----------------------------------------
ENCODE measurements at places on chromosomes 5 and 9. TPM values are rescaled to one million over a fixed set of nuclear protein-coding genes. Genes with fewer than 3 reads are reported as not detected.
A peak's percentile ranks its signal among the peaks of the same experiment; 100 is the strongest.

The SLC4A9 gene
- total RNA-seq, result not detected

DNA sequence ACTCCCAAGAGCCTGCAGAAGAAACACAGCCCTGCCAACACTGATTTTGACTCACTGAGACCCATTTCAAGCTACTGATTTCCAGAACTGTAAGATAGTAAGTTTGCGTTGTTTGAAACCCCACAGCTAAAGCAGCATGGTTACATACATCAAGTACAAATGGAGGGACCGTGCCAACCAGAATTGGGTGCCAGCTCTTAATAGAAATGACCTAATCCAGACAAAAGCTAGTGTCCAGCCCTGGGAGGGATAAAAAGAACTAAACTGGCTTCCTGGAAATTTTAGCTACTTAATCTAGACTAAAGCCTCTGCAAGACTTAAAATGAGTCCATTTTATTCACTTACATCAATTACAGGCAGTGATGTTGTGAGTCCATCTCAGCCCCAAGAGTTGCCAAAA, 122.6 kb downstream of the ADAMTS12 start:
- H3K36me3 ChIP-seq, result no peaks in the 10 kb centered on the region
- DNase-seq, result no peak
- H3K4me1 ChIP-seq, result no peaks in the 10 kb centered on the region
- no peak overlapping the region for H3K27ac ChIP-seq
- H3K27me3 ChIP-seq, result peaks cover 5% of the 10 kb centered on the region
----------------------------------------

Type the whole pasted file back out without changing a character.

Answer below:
ENCODE measurements at places on chromosomes 5 and 9. TPM values are rescaled to one million over a fixed set of nuclear protein-coding genes. Genes with fewer than 3 reads are reported as not detected.
A peak's percentile ranks its signal among the peaks of the same experiment; 100 is the strongest.

The SLC4A9 gene
- total RNA-seq, result not detected

DNA sequence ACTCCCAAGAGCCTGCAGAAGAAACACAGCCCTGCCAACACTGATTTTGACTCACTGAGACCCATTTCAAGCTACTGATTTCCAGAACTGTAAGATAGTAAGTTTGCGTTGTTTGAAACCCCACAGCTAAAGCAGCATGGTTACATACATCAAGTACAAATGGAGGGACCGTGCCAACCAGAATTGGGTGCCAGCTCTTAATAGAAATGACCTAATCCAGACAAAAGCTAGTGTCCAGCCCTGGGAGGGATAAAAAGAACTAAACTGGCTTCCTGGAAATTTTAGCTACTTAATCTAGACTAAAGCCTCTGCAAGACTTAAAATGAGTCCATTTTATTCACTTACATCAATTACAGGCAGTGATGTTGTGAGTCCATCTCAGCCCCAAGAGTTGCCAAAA, 122.6 kb downstream of the ADAMTS12 start:
- H3K36me3 ChIP-seq, result no peaks in the 10 kb centered on the region
- DNase-seq, result no peak
- H3K4me1 ChIP-seq, result no peaks in the 10 kb centered on the region
- no peak overlapping the region for H3K27ac ChIP-seq
- H3K27me3 ChIP-seq, result peaks cover 5% of the 10 kb centered on the region